The SA National Arts Festival has found a way to make sure that the show goes on despite a spate of coronavirus-related cancellations.
Organisers of the two-week event scheduled to take place Makhanda (Grahamstown) from 25 June to 5 July 2020 have opted for the digital route to keep the famous festival going in the time of social distancing.
A digital compromise for National Arts Festival
National Arts Festival Fringe CEO Monica Newton conceded that holding the festival as normal was never going to be an option due to the restrictions on movement and mass gatherings imposed by the government.
“So here’s the thing, the National Arts Festival 2020 won’t be cancelled, but it will be different,” Newton told Music in Africa.
“We at the National Arts Festival have been worrying, thinking, worrying, arguing and thinking some more about what we do about the coronavirus pandemic sweeping the globe in relation to our very special annual festival.
“This our reality: Based on the ban on major events, we can’t allow more than 100 people to congregate anywhere.
“Due to the travel ban and recommendations with regard to domestic travel and the use of public transport, our artists and visitors can’t get to Makhanda, and we can’t get to them.
“We don’t want to contribute to the spread of the virus and fully understand that this is a time for isolation. That’s not what we do. We create experiences and celebrate the arts.”
Keeping SA connected
Newton said that their hope was that holding a digital festival would bring hope to South Africans and remind them of their connection even as individuals distance themselves. Crucially it will allow patrons of the arts to continue to support artists.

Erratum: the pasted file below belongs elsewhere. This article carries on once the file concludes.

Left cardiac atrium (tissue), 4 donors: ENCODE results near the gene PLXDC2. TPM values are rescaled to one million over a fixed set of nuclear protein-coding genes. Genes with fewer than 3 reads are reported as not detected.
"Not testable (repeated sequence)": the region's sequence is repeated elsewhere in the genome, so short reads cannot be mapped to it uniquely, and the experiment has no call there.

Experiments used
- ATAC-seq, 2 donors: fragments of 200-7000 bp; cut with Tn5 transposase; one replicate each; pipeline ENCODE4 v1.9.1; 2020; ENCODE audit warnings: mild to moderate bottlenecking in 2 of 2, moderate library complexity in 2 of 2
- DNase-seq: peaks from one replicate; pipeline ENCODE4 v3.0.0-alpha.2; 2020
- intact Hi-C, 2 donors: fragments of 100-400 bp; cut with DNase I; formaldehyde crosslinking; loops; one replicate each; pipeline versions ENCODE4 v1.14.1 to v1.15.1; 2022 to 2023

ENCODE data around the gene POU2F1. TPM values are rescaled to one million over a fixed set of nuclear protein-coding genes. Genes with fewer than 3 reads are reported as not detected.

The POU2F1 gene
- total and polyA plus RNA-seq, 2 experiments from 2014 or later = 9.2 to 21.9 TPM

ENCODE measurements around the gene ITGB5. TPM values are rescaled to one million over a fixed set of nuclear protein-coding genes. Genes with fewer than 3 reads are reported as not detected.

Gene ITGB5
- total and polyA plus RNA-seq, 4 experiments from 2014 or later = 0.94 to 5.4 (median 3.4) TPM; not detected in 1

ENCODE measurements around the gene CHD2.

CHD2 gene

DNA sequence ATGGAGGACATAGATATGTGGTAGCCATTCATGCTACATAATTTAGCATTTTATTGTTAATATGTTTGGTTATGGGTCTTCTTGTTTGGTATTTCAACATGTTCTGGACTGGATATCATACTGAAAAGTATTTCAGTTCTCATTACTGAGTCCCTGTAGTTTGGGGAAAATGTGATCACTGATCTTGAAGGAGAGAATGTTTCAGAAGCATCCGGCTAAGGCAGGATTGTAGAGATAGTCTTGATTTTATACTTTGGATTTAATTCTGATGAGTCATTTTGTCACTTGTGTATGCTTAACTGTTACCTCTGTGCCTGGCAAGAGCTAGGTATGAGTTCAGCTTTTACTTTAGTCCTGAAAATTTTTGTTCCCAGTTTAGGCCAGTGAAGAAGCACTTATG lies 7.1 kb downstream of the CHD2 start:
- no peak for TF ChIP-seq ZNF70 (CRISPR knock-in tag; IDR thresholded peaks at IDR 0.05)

“Going virtual will mean that the festival can continue to support artists and the arts in 2020, by presenting work within a digital space,” Newton added.
“This way we can share some magic and hope with those who may still be confined to their homes. An opportunity to connect when we are being asked to distance ourselves from one another.
“Artists depend on festivals like ours to generate an income through selling tickets, getting their work seen and talked about locally and internationally, and networking with their peers.
“Rather than cancel, we aim to create a new opportunity for artists and audiences alike to celebrate the arts, and to create an accessible platform for artists to share their work.
“Millions of people across South Africa and the world will be cut off from each other in completely unprecedented ways: unable to go to church, school or work, or socialise outside of their immediate family.
“This is absolutely the responsible thing to do to contain the uncontrolled spread of COVID-19, but as social beings, it is going to chip away a little bit of our souls every day the bans are in force.”
Support the arts
The hope is that donors and sponsors will ramp up their support of the event given the inability to sell tickets.
“Our commitment to the arts remains steadfast and we invite you to take this journey with us.
“We can’t ask our supporters to make their plans, book their accommodation and transport, without the certainty that it will happen. And we can’t ask our service providers to stand at the ready if it may all come to nothing,” Newton went on.
According to The South Africa the festival is the biggest annual event held in Makhanda and usually sees thousands descend on the sleepy Eastern Cape town.